The search for solutions: Upcycle food into plastic, heat and electricity to reduce waste – Experts

By Nurul Ain Razali contact

- Last updated on GMT

Waste from the banana tree could be upcycled to produce textile. ⒸFFA
Waste from the banana tree could be upcycled to produce textile. ⒸFFA

Related tags: Future Food Asia, food upcycling, Asia, Sustainability

Asia Pacific will witness a spate of public and private food upcycling initiatives within the next few years in a bid to reduce waste, with plans afoot to turn potatoes into plastic and scaled-up anaerobic digesters to generate heat and electricity for local communities.

These were among significant takeaways from industry insights by experts collated in the Future Food Asia (FFA) White Paper​ 2022.

Regarding the paper, industry expert Isabelle Decitre, ID Capital CEO and FFA organiser, expressed her optimism about the future of upcycling food waste in APAC.

“It will become socially unacceptable to waste so much food. The most rationally minded people are the food manufacturers and agriculture operators. They see a lever to improve the efficiency of their operations. This is why we have started to unearth the industrial agrifood waste opportunity.

“Consumer food waste is a trickier challenge to mobilise the energies around, and here regulations and government incentives will have to come into play. I find it quite telling that well before starting to talk about alternative proteins and novel food, China had started to clamp down on consumer food waste.

“I think consumers are already very receptive to the need to tackle plastic pollution. It’s a more visible societal problem. This awakening should gradually lead them to embrace the food waste challenge as well,”​ said Decitre.

Moving to upcycling

The Upcycled Food Association defines upcycled foods as ones that “use ingredients that otherwise would not have gone to human consumption, are procured and produced using verifiable supply chains, and have a positive impact on the environment”​.

According to the paper, there seems to be a “wholesale awakening”​ to the value of previously underutilised side streams, for example spent grain, banana stems, coconut husks and damaged mangoes.

Generally, agri-waste comes from fruits and vegetables than other food groups and could amount to more than a billion tonnes of side streams, according to food processing technology company Bühler.

This “awakening”​ has involved food producers and processors. Dole, for example, emerged as one of the stars of the world-renowned New York Fashion Week (NYFW) through its collaboration with upcycled banana textiles company Musa Fabric.

okara
Soy waste called 'okara'. ⒸFFA

Besides fabric, there are success stories with upcycled alternative protein products like ‘okara’, the soy pulp remainder after manufacturing tofu or soy milk. Firms like Korean start-up RE: Harvest are introducing ‘okara’ meat analogue ingredients by fermentation.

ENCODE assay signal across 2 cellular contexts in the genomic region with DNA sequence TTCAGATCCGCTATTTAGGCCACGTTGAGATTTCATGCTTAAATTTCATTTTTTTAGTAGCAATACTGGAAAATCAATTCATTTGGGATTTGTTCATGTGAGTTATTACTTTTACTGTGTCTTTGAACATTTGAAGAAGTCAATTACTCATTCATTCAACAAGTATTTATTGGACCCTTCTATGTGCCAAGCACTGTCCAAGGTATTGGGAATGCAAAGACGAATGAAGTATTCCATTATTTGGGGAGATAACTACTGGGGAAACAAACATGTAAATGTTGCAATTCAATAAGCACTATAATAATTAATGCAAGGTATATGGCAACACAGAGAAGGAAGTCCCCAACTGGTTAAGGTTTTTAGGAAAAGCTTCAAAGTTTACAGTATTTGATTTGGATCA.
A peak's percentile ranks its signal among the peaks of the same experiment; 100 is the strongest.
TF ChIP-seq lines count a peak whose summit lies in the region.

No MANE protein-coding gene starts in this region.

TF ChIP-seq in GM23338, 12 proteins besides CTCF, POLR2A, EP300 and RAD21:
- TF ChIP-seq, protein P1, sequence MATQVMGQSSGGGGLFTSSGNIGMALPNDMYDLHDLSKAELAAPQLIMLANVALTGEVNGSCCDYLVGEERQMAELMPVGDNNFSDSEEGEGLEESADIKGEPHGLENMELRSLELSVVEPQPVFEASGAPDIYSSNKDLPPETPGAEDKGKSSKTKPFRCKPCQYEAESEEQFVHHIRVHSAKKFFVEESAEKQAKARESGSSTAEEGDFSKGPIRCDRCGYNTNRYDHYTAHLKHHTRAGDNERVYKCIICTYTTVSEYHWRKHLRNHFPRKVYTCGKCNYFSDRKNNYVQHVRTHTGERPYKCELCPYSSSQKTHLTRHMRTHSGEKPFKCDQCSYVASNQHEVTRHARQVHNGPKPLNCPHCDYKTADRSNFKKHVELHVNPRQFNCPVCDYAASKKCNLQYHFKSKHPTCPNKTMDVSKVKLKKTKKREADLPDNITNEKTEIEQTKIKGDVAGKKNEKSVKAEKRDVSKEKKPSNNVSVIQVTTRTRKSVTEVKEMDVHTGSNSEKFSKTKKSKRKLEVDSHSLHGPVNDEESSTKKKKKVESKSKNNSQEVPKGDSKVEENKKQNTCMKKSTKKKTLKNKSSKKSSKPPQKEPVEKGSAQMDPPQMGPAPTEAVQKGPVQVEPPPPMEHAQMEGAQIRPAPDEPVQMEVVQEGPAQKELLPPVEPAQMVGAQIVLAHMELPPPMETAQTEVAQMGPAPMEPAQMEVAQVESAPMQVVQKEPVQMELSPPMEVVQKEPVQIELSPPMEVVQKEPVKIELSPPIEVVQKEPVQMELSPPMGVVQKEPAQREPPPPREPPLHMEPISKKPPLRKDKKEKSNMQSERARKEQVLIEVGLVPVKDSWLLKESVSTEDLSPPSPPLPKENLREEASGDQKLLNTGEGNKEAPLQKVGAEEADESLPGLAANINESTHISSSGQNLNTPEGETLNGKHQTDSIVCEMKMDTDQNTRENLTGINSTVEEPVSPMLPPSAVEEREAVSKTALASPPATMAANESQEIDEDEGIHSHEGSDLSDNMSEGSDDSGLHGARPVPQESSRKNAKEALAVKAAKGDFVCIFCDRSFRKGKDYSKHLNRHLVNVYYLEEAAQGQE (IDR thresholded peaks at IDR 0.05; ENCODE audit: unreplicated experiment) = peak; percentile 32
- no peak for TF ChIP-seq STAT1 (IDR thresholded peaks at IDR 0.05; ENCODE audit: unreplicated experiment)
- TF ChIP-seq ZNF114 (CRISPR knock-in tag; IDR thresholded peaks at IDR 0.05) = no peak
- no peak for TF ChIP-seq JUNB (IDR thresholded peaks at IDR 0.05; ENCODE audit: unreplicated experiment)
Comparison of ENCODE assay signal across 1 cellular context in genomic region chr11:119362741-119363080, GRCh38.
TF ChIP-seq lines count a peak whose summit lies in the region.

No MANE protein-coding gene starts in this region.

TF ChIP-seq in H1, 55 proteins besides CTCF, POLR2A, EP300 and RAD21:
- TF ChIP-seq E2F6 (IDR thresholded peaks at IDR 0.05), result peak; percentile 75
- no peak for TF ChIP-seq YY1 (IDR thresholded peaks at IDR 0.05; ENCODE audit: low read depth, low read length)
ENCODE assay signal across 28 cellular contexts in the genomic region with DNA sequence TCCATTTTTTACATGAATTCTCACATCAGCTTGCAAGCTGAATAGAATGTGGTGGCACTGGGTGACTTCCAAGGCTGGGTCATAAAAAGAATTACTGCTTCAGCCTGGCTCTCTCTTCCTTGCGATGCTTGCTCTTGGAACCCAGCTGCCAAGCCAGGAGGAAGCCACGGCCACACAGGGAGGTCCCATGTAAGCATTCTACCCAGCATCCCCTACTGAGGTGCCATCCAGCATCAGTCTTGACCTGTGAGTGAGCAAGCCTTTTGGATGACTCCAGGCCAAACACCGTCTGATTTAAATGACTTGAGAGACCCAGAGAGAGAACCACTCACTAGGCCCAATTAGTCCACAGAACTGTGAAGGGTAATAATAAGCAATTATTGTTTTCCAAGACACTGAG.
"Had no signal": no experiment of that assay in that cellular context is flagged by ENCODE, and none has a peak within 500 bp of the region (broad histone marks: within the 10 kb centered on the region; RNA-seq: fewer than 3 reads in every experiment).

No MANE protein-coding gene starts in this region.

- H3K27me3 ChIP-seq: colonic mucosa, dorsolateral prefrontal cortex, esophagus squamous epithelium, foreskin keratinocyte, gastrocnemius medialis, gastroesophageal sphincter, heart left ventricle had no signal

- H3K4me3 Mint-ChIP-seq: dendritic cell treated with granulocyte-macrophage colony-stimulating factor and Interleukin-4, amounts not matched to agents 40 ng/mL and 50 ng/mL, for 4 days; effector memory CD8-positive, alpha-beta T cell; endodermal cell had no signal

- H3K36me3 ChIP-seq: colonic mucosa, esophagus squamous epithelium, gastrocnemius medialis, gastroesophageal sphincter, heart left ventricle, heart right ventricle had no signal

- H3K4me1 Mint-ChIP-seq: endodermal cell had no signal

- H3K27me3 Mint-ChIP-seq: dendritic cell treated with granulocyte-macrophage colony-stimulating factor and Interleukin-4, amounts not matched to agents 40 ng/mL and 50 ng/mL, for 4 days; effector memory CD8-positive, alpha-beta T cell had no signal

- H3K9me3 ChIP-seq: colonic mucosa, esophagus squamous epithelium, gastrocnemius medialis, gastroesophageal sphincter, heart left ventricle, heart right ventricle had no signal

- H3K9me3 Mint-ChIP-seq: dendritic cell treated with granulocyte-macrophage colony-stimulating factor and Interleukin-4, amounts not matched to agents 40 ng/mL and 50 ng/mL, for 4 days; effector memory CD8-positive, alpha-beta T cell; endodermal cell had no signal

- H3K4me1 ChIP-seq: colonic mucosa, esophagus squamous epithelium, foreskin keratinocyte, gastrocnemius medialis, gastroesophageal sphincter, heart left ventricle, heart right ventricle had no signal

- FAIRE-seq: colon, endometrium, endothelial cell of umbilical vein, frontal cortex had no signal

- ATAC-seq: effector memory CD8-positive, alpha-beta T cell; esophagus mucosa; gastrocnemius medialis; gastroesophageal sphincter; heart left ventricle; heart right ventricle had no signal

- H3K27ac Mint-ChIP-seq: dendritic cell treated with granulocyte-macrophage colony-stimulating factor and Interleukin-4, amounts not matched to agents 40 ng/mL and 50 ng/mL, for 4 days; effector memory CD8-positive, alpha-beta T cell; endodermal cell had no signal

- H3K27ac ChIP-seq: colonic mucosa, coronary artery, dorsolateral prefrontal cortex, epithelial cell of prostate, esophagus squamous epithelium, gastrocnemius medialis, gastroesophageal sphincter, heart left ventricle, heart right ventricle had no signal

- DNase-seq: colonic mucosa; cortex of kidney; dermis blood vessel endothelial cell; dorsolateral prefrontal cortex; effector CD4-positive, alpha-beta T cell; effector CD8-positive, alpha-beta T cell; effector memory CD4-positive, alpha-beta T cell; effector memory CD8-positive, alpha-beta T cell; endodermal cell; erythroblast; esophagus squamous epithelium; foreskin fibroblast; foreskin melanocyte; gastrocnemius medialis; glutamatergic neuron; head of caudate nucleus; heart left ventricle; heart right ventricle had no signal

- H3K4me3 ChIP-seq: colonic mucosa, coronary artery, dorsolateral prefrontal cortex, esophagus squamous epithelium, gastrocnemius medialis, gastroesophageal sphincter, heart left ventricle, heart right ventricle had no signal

Another effort is Australia’s Great Wrap, which creates compostable plastic wrap from potato skins and peels. Its founder Jordy Kay said similar possibilities for upcycled bioplastics were available too in the dairy industry.

First-generation food waste valorisation technologies include anaerobic digestion for biogas, animal feed production, composting and incineration to generate heat and electricity.

Additionally, fruit and vegetable by-products present an opportunity for businesses to recover valuable resources, such as fibres, therapeutic and nutraceutical compounds, and manufacture value-added products, such as bioactive peptides, antioxidant-rich polyphenolic compounds, natural pigments, enzymes, dietary fibre and functional food.

However, upcycling is not new in Asia. The continent has been using techniques like fermentation to repurpose various waste material. There might also be an impending uptake among consumers to value upcycled products, especially with the rise of alternative protein sources, stated the paper.

Caution

Some drawbacks in the Asian context include lenient regulations and scarce waste management funding.

Another risk is fluctuating energy prices that can render biogas economically uncompetitive compared to fossil fuels or renewable energies like solar.

On the technology front, the current valorisation methods are not sufficiently advanced for any one company to significantly valorise – affordably, at scale – enough of Asia’s postconsumer food waste.

The authorities must also step in provide educational initiatives, new collection models and regulations, like Japan’s Food Recycling Law.

Project Manager of circular economy at Bühler, Noemi Kaufmann, said: “A challenge for companies is to tap into a new market. I feel there is a need for a lot of collaboration across sectors, and huge opportunities when we can work together with other industries and learn so much more”​.

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